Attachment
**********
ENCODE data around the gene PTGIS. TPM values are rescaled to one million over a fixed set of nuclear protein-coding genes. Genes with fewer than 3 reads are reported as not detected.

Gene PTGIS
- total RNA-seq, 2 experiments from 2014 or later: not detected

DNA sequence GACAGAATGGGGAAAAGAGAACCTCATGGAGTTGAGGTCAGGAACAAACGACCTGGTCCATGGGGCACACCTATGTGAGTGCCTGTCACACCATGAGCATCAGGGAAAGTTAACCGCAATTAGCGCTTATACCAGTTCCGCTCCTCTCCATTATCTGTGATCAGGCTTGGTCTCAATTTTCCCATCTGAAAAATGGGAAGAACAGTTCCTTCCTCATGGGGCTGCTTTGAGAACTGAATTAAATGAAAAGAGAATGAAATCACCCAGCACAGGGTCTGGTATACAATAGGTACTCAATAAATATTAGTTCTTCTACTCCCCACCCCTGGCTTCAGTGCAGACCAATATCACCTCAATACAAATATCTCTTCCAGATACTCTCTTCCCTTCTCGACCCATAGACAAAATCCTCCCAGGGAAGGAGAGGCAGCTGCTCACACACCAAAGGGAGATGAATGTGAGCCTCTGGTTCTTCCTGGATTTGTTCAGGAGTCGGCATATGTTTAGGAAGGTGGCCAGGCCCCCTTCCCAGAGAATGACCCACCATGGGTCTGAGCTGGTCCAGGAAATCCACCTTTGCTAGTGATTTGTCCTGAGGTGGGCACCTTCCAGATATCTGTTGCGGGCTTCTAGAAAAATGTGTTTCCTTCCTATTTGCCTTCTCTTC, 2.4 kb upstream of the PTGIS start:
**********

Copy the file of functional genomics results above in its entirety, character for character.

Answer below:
ENCODE data around the gene PTGIS. TPM values are rescaled to one million over a fixed set of nuclear protein-coding genes. Genes with fewer than 3 reads are reported as not detected.

Gene PTGIS
- total RNA-seq, 2 experiments from 2014 or later: not detected

DNA sequence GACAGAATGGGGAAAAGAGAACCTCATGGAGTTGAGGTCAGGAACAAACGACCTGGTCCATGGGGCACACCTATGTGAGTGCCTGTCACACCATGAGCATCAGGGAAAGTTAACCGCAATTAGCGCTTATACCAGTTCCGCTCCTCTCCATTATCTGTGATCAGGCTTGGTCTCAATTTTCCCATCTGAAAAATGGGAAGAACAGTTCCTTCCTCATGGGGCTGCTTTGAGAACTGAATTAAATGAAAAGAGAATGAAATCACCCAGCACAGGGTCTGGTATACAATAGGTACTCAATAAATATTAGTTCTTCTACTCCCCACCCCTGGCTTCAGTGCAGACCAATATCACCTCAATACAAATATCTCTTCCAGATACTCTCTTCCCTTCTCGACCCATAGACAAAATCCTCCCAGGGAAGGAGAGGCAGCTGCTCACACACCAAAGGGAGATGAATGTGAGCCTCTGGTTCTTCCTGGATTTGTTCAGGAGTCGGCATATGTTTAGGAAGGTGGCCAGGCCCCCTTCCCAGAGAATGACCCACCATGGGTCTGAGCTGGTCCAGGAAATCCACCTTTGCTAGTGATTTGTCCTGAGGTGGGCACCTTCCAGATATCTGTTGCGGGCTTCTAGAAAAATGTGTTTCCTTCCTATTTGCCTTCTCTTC, 2.4 kb upstream of the PTGIS start: